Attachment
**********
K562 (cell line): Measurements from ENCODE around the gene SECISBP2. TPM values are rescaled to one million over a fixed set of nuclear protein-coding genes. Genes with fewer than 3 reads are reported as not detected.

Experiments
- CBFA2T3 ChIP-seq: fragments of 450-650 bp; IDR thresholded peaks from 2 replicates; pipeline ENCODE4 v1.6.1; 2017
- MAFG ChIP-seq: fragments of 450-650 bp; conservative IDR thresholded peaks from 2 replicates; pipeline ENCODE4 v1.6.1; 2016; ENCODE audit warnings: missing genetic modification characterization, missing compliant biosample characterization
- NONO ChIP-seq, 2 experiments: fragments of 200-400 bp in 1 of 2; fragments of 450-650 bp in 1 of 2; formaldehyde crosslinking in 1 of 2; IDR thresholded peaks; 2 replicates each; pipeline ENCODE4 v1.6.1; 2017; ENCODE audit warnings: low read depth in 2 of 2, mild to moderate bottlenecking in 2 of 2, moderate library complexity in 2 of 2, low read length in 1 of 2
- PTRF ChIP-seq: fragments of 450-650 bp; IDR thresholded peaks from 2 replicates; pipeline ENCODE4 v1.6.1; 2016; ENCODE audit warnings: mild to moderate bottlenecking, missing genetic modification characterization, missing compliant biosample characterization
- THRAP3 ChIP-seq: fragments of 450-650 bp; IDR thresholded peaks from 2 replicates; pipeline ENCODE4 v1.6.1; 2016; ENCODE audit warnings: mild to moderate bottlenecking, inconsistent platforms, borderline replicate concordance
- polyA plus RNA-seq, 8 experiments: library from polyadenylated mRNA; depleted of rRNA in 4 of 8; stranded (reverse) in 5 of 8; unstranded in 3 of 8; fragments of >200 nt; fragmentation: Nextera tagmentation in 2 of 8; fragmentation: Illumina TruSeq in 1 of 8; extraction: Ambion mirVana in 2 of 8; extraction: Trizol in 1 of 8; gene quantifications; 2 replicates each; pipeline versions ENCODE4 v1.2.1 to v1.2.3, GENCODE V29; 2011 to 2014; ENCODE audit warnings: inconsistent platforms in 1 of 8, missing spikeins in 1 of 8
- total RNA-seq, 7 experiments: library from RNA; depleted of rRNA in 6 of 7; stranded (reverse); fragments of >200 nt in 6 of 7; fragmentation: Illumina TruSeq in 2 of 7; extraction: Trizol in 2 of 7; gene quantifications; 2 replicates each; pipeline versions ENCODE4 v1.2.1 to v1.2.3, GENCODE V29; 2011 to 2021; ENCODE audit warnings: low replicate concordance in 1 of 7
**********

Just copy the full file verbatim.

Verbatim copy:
K562 (cell line): Measurements from ENCODE around the gene SECISBP2. TPM values are rescaled to one million over a fixed set of nuclear protein-coding genes. Genes with fewer than 3 reads are reported as not detected.

Experiments
- CBFA2T3 ChIP-seq: fragments of 450-650 bp; IDR thresholded peaks from 2 replicates; pipeline ENCODE4 v1.6.1; 2017
- MAFG ChIP-seq: fragments of 450-650 bp; conservative IDR thresholded peaks from 2 replicates; pipeline ENCODE4 v1.6.1; 2016; ENCODE audit warnings: missing genetic modification characterization, missing compliant biosample characterization
- NONO ChIP-seq, 2 experiments: fragments of 200-400 bp in 1 of 2; fragments of 450-650 bp in 1 of 2; formaldehyde crosslinking in 1 of 2; IDR thresholded peaks; 2 replicates each; pipeline ENCODE4 v1.6.1; 2017; ENCODE audit warnings: low read depth in 2 of 2, mild to moderate bottlenecking in 2 of 2, moderate library complexity in 2 of 2, low read length in 1 of 2
- PTRF ChIP-seq: fragments of 450-650 bp; IDR thresholded peaks from 2 replicates; pipeline ENCODE4 v1.6.1; 2016; ENCODE audit warnings: mild to moderate bottlenecking, missing genetic modification characterization, missing compliant biosample characterization
- THRAP3 ChIP-seq: fragments of 450-650 bp; IDR thresholded peaks from 2 replicates; pipeline ENCODE4 v1.6.1; 2016; ENCODE audit warnings: mild to moderate bottlenecking, inconsistent platforms, borderline replicate concordance
- polyA plus RNA-seq, 8 experiments: library from polyadenylated mRNA; depleted of rRNA in 4 of 8; stranded (reverse) in 5 of 8; unstranded in 3 of 8; fragments of >200 nt; fragmentation: Nextera tagmentation in 2 of 8; fragmentation: Illumina TruSeq in 1 of 8; extraction: Ambion mirVana in 2 of 8; extraction: Trizol in 1 of 8; gene quantifications; 2 replicates each; pipeline versions ENCODE4 v1.2.1 to v1.2.3, GENCODE V29; 2011 to 2014; ENCODE audit warnings: inconsistent platforms in 1 of 8, missing spikeins in 1 of 8
- total RNA-seq, 7 experiments: library from RNA; depleted of rRNA in 6 of 7; stranded (reverse); fragments of >200 nt in 6 of 7; fragmentation: Illumina TruSeq in 2 of 7; extraction: Trizol in 2 of 7; gene quantifications; 2 replicates each; pipeline versions ENCODE4 v1.2.1 to v1.2.3, GENCODE V29; 2011 to 2021; ENCODE audit warnings: low replicate concordance in 1 of 7